The Code

You can find a sample project on GitHub, which uses the same HTML content in a DTAttributedTextView, a UITextView, and a UIWebView, with code to make them all appear as similar as possible. To keep this post from getting out of hand I’m just going to go over the basic steps for using the DTAttributedTextView.

Typically this information would come from an API, but in our example we are going to work with a basic HTML file stored in the App bundle as content.html. This is retreived (in our viewDidLoad) as such:

NSString* filePath = [[NSBundle mainBundle] pathForResource:@"content" ofType:@"html"];
NSString *htmlString = [NSString stringWithContentsOfFile:filePath encoding:NSUTF8StringEncoding error:nil];

There are a few ways to convert the string, but we’ll use a DTHTMLAttributedStringBuilder to create our AttributedString. By default, the builder creates Times New Roman text, to match a typical iOS UI we are changing this to Helvetica:

// Set our builder to use the default native font face and size
NSDictionary *builderOptions = @{
                                 DTDefaultFontFamily: @"Helvetica"
                                 };

The full list of options is available in the NSAttributedString(HTML) category documentation.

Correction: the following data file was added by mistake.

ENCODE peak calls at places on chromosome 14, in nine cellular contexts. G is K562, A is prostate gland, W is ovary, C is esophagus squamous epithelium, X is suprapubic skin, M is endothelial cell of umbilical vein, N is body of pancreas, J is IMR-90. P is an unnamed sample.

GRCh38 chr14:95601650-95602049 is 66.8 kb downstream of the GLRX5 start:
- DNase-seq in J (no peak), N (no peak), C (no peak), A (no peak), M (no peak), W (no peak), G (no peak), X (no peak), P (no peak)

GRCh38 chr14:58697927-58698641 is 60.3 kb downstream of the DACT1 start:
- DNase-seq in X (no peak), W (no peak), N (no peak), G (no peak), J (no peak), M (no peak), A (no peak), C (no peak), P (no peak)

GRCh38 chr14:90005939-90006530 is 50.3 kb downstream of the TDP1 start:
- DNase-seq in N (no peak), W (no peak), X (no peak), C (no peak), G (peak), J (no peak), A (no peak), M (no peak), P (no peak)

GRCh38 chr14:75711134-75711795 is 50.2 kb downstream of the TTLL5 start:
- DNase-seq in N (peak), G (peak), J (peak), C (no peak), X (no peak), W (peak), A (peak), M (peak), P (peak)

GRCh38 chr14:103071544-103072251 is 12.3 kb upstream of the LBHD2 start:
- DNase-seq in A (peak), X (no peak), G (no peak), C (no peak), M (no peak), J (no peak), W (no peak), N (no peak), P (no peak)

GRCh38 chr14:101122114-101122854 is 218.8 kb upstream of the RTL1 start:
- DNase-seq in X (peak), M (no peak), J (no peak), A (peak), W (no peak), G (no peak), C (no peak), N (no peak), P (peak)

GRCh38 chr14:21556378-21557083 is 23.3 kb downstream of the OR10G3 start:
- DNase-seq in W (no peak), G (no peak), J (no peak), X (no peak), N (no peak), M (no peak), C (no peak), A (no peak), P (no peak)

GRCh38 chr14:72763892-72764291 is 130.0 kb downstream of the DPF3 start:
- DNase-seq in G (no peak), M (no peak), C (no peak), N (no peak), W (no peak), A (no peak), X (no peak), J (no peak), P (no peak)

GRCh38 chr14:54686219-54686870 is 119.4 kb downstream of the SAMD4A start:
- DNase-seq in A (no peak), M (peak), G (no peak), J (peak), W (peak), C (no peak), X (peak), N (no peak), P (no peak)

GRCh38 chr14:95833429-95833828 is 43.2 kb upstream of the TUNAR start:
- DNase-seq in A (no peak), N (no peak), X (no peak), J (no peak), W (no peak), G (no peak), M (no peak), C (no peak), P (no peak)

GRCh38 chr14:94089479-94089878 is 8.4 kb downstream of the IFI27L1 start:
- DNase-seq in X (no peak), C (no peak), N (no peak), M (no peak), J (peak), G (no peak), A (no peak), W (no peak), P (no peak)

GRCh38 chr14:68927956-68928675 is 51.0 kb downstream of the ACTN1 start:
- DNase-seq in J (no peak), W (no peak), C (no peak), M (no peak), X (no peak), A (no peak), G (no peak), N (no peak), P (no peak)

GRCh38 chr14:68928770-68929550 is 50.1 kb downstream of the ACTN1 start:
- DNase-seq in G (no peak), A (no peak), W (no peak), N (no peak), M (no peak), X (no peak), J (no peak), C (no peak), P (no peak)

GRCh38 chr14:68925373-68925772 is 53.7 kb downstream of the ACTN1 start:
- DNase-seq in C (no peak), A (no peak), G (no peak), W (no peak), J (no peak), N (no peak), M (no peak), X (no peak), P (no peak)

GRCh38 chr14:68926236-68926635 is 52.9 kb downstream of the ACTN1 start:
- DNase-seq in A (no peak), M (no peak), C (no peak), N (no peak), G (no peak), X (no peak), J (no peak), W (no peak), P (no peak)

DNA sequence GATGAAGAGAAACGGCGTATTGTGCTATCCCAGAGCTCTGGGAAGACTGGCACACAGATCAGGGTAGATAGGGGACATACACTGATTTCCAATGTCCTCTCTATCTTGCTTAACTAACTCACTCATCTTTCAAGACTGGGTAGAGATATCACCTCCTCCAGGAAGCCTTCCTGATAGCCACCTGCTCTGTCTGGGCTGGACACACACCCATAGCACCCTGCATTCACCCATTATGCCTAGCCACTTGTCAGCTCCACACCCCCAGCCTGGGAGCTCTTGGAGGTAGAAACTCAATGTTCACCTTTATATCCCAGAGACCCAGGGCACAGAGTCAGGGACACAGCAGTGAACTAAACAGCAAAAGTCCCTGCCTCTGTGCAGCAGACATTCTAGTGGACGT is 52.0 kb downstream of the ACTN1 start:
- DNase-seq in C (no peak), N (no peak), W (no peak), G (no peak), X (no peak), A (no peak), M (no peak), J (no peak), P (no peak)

Next we just need to create a builder to generate our attributed string:

DTHTMLAttributedStringBuilder *stringBuilder = [[DTHTMLAttributedStringBuilder alloc] initWithHTML:htmlData
                                                                                           options:builderOptions
                                                                                documentAttributes:nil];

self.textView.attributedString = [stringBuilder generatedAttributedString];

In the event that you need to handle links you can provide a custom DTLinkButton class via the DTAttributedTextContentViewDelegate method. We’re handling this at the end of our viewDidLoad, along with a tweak to the edge inset to keep the text from touching the edge of the view: